August 1, 2006 - Shanghai, China
The Heats of Shanghai
As soon as my eyes opened I could feel the heat this morning - it was 6 AM - and there was something different about it than other heats I had known. I saw it when I washed my face clean of a sheet of grime in the sink, I felt it as a slight scratch on the back of my throat and I smelled it as an acrid background to everything else. The dragon of Shanghai - heat.
Up at 6AM to grab the subway to Shanghai Railway Station. There at the main entrance was a bustling crowd, all milling and working their way through the x-ray machine. Large screens announced track numbers and waiting rooms for each ticket-holder. The waiting rooms were all situated off of a main hallway - reminding me of torpedo launch tubes. Each one was long - football field in length - with 6 or 8 continuous benches running lengthwise. Above each aisle was an LCD panel noting a specific train, 8 trains per waiting room. At the end of these aisles between the benches were gates that lead to the tracks.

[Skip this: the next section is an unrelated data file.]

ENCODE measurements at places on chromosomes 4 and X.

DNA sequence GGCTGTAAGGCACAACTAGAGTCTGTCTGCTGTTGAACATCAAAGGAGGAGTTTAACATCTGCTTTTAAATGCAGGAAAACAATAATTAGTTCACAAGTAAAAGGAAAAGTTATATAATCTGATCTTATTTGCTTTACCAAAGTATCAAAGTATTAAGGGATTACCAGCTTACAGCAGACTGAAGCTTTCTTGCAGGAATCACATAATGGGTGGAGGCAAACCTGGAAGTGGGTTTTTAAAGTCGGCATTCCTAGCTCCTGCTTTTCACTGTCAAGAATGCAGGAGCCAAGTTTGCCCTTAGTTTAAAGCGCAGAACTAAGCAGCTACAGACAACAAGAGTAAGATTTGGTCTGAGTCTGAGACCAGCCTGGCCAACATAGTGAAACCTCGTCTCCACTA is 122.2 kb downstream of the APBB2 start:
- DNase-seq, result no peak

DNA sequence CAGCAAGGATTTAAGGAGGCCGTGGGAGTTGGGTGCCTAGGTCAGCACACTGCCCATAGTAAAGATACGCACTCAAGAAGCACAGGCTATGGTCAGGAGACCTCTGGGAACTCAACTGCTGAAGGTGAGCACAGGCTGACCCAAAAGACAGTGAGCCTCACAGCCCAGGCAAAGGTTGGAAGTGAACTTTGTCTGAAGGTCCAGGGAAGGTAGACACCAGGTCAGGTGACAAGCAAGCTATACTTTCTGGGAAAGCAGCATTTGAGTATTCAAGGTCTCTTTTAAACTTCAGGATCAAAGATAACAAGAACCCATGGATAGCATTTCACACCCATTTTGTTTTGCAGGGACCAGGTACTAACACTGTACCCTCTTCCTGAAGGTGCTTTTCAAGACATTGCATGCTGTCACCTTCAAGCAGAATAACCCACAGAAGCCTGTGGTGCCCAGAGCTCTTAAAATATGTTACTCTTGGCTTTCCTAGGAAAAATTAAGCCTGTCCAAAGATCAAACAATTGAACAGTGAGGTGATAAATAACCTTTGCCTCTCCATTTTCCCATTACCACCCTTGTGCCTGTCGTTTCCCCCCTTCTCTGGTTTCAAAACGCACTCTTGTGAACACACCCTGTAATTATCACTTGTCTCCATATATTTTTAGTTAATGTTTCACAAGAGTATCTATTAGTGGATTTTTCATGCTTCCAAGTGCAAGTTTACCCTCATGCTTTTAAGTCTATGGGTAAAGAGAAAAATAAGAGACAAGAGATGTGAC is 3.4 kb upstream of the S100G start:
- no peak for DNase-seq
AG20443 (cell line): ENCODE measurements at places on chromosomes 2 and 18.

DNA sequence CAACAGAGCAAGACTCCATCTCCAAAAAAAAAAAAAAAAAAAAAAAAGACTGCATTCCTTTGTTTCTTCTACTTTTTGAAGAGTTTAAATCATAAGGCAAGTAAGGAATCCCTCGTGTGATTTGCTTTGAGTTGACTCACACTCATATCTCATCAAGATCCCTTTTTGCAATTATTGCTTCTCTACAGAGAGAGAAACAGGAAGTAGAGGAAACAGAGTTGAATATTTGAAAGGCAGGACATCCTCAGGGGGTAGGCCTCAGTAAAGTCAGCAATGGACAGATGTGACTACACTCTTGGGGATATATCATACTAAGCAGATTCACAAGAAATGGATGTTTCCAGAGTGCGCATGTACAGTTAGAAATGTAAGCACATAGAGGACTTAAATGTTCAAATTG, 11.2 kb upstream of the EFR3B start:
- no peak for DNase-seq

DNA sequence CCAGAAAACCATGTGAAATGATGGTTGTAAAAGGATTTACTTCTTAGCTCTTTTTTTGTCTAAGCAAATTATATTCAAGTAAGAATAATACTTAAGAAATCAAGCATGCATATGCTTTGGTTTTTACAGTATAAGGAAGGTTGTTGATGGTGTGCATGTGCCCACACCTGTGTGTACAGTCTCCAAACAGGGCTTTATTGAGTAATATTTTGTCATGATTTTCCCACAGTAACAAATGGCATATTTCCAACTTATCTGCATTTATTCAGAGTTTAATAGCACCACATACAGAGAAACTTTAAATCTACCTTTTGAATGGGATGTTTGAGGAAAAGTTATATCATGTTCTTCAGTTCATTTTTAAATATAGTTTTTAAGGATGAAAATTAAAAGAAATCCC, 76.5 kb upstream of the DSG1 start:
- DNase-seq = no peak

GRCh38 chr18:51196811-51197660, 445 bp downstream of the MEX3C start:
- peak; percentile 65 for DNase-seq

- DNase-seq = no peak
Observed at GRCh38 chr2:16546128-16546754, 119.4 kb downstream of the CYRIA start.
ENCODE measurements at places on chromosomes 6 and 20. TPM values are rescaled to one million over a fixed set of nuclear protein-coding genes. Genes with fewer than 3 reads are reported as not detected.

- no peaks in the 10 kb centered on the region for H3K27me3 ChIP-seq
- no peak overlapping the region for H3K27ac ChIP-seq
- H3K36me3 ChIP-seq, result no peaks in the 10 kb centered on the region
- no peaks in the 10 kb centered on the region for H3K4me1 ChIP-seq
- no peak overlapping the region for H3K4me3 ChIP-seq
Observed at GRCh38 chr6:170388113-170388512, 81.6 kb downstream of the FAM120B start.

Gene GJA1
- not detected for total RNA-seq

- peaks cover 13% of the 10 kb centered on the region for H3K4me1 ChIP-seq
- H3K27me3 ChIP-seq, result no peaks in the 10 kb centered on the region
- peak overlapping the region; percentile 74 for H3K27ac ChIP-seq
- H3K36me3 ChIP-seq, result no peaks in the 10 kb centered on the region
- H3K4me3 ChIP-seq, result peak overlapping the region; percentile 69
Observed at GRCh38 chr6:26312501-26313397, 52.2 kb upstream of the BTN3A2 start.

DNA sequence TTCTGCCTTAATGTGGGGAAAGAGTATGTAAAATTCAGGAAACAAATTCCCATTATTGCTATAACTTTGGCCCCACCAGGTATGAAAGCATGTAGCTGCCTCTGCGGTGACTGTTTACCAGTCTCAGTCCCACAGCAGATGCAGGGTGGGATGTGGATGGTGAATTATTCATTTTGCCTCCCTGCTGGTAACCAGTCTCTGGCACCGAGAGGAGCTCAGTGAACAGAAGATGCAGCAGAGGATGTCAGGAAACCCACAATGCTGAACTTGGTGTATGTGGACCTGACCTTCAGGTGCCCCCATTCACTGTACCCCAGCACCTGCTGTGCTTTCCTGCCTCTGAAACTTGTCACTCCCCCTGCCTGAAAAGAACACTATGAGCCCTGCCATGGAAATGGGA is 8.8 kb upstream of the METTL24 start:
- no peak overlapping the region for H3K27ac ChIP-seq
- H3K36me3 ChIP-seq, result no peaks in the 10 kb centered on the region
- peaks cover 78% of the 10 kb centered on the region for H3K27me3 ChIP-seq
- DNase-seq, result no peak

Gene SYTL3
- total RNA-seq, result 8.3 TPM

We shot out of those gates half an hour before departure and scrabbled for luggage space. The ride was about 3 hours from Shanghai to Nanjing including a single stop. On the ride I glanced up from flashcards to see a solid wall of concrete beside the train - it continued - after finally pulling away and I realized it was the cooling tower for a nuclear plant. Massive.
Stepping off the train in Nanjing was another kind of heat - not dirty - just hot and muggy. 35° C. The cab ride gave a preview to the local traffic, not especially fast or furious but rather hectic. The idiom “Give em an inch…” felt apt. Cars came from every which direction, and each would execute their own dance in the middle of the street as if they we the lone car. Six inches was more than enough clearance to pull out from a side street or swing a U-turn.
A quick meeting of the English teachers here was slightly disconcerting - our more advanced vol would be bored senseless, the middle of the road vols would be fine, and I would be up the creek - I could barely understand their accent and quiet tones.
Walked back to the dorm and enjoyed a thunderous rain storm that rolled in without much warning - from our 8th floor balcony we got a real show of the lightning and thunder over and around Nanjing. The storm cut the heat like a charm and dinner was really nice.
Off to bed as language classes are full steam ahead at 8:30.
Tumbleweeds... and no comments. How 'bout livening things up?